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A NOLA Seafood Bar Is Ready to Open in Fort Greene, at Last


Photo: Hugo Yu

As Hisham “Ham” El-Waylly, Anoop Pillarisetti, and Michael Tuiach were putting together the menu for Strange Delight, the New Orleans seafood-and-cocktail bar they are set to open on May 15, they faced a crucial question: “Do we have too many oyster dishes?” They’re served on the half-shell. There are oysters Rockefeller — made, in the style of Galatoire’s, without bacon or cheese — and fried oysters served with rémoulade. In lieu of po’boys, there’s a fried-oyster loaf à la Casamento’s, here made with thick-sliced milk bread, Duke’s mayo, pickles, and shredded iceberg. Did they really need more? Maybe, they thought, they should ditch the oysters Bienville, an archaic preparation that even they had seen only a few times in the wild.

“We were all ready to cut it,” El-Waylly says. Then, Pillarisetti recalls, they ate their version: “We’re like, ‘This one has to stay.’” Bienville is made by ladling a shrimp sauce — thickened with roux and often cooked with green onion, white wine, and cheese — over an oyster, then broiling till browned. At Strange Delight, cooks will add crab and make the sauce more like a seafood stew.

Pillarisetti — who grew up in Alexandria, Louisiana — is conscious of the way the Big Easy gets Cinco de Mayo’d into a theme-park version of itself, something they’re aiming to avoid. “It’s about doing our best to pay respect and re-create some of these things,” Pillarisetti says, “without being like, ‘We are a New Orleans restaurant: We’re Saintsville and have fleur-de-lis and Mardi Gras–colored walls.’ ”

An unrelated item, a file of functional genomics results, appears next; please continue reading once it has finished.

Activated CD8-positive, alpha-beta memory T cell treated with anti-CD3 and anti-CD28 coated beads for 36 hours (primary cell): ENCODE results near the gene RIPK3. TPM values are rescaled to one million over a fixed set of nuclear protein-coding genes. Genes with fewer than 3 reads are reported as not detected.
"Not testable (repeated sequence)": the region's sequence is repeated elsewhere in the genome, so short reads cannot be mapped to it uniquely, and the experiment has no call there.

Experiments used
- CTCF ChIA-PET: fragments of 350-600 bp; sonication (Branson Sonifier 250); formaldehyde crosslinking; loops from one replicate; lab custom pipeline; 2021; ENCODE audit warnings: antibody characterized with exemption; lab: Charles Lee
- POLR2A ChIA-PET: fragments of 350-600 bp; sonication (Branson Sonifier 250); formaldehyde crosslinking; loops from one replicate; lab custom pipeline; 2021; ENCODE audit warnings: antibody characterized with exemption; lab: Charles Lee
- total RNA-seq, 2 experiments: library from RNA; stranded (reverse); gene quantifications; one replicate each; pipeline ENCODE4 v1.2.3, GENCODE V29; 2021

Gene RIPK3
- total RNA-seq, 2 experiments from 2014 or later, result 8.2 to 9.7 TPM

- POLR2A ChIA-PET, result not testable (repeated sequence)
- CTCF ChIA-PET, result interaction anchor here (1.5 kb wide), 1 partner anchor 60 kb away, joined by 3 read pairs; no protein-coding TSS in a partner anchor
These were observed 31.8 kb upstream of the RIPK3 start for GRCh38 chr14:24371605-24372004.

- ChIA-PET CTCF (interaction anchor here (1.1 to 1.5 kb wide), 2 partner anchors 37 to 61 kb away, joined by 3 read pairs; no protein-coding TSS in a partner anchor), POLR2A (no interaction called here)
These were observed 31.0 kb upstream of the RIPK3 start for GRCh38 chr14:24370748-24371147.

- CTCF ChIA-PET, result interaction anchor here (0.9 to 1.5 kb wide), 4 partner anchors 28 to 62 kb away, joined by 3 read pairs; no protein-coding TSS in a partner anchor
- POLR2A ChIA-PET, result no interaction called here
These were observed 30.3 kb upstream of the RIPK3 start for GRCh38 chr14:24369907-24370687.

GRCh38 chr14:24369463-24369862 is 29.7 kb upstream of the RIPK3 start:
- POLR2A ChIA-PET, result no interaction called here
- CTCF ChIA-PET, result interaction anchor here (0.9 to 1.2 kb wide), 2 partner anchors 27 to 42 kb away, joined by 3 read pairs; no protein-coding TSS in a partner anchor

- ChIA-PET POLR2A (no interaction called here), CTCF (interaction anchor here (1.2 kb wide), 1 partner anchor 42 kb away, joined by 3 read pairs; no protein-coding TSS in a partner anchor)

Those following along at home know Strange Delight has been gestating for a few years. Pillarisetti and Tuiach had talked about opening something together as far back as 2019, but by 2021, Pillarisetti — who has worked at places such as Momofuku, PokPok, and Shake Shack — was longing for a project tied more directly to Louisiana. Soon, El-Waylly joined, too. A couple of research trips to New Orleans and several pop-ups later, the trio signed a lease. To help run the show, they brought in kitchen manager Michael Yi and general manager Eva Pudick.

The restaurant itself is divided into two main spaces. Up front, there’s an open kitchen, all electric, with an oyster shucking station and a PizzaMaster oven left by the previous tenant they’re using for broiling. There are a handful of seats there, but most of the tables are in the back, which gets splashed with sun from the skylights. (In a small hallway in between, they’ll stock wines selected by Miguel de Leon, the sommelier who is a partner at Pinch Chinese; cocktails like Sazerac and Gin Fizz riffs come care of John deBary.)

In addition to oysters, there is plenty of shrimp — fried, barbecued, in a sandwich with giardiniera — but not everything is pulled directly from the Crescent City. Grilled oysters can be had with Randazzo’s-esque spicy tomato sauce, while Peconic Bay escargot casserole is a new invention. So is the fish, to some degree: Black-cod amandine pays tribute in equal measure to trout amandine and Nobu’s miso black cod. “I don’t want people to think that we are embracing this static notion of what New Orleans dining is,” Pillarisetti says. “Oysters Rockefeller, charbroils — all of these things are evolving there as well.”

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Chris Crowley , 2024-05-06 14:00:25

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